HIV and highly active antiretroviral therapy (HAART) may affect cardiac conduction, and a higher incidence of sudden death has been recognized in HIV-positive patients. Nevertheless, predictors of prolonged corrected QT interval (cQT) have been poorly described. The aim of the study was to investigate the prevalence and predictors of long cQT in a cohort of HIV-positive patients.
Consecutive HIV-positive patients followed in a primary prevention clinic at two Italian institutions were retrospectively enrolled. A 12-lead ECG was recorded in all patients; main clinical features were collected. Prevalence of long cQT (defined as cQT >470 ms in women and >450 ms in men) was the primary end-point. Secondary end-points were the identification of predictors of cQT prolongation, and the association between HAART and HIV-related features with long cQT.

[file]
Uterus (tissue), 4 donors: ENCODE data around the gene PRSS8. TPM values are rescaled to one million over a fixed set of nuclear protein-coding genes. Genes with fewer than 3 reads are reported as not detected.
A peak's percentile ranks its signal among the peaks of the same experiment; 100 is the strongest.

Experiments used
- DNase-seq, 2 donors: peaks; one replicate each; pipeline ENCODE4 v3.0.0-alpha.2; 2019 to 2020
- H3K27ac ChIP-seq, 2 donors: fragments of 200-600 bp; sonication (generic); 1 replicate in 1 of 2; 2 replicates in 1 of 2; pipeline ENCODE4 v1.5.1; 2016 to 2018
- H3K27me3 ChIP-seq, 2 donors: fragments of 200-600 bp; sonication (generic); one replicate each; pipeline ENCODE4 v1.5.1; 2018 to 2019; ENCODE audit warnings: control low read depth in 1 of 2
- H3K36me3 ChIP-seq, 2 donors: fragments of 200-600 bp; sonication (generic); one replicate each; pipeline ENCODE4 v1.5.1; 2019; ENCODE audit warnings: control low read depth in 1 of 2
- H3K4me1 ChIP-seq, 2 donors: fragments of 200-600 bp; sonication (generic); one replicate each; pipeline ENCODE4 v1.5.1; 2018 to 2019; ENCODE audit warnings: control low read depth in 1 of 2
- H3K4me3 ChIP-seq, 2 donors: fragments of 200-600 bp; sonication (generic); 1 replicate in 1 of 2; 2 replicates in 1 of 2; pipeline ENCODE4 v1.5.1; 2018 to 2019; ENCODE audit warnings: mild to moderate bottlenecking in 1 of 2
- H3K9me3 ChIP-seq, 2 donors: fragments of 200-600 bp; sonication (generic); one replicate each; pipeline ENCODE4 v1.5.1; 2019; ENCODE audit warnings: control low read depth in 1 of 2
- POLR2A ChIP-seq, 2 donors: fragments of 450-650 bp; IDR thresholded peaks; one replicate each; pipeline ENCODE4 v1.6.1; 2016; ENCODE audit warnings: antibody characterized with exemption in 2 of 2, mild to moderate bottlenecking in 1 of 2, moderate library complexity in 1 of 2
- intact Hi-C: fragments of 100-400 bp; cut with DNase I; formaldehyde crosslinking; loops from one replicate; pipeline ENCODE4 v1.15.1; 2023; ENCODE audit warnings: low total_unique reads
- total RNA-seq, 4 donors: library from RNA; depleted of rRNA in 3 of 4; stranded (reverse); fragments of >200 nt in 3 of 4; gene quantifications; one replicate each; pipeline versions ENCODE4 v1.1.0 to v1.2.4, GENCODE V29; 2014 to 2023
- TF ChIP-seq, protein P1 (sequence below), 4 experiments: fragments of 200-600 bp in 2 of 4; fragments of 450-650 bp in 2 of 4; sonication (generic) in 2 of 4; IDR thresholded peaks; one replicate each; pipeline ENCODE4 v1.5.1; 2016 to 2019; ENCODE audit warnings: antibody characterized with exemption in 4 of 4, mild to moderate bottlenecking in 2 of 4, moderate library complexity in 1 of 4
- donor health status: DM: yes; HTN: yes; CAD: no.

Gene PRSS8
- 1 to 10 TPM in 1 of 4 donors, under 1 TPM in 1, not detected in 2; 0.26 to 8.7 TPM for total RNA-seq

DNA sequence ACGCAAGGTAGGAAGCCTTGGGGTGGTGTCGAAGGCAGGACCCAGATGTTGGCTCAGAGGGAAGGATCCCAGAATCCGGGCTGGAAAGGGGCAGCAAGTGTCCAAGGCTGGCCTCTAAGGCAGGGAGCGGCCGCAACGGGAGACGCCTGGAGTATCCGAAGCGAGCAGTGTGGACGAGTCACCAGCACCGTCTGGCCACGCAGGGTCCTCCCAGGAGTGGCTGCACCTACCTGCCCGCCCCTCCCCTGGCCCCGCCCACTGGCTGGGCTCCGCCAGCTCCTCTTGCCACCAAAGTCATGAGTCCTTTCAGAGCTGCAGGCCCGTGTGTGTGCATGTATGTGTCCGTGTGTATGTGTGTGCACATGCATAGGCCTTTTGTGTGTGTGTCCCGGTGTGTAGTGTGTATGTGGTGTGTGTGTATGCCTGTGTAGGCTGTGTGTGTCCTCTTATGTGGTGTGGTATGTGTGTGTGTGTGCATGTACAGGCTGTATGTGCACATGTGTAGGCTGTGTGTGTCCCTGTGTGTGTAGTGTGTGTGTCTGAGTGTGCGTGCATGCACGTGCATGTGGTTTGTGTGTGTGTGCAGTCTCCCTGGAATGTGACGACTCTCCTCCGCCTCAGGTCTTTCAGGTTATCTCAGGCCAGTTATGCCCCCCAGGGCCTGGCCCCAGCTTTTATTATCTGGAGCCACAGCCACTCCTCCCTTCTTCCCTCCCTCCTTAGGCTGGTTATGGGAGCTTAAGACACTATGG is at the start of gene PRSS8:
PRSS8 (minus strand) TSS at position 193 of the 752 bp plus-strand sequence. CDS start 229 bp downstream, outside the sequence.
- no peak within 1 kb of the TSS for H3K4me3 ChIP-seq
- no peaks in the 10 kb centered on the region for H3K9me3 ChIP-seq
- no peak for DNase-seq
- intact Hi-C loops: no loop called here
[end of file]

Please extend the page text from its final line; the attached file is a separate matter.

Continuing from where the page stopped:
Three hundred and fifty-one HIV-positive patients were included, 26 (7.4%) with long cQT. Mean age was higher among those with long cQT (51.6 vs. 57.6 years; P = 0.007). A higher prevalence of long cQT was reported for patients with a CD4+ cell count below 200 cells/μl at the moment of ECG (60 vs. 24.2%; P = 0.002) and with a nadir of CD4+ cell count below 200 cells/μl (91.3 vs. 58.6%; P = 0.001). At multivariate analysis, only the nadir of CD4+ cell count below 200 cells/μl consistently related to the presence of long cQT (odds ratio 5.8, 95% confidence interval 1.3-26.4).
A low CD4+ cell count is associated with long cQT independently from HAART in HIV-positive patients and may be useful to correctly stratify arrhythmic risk in these patients.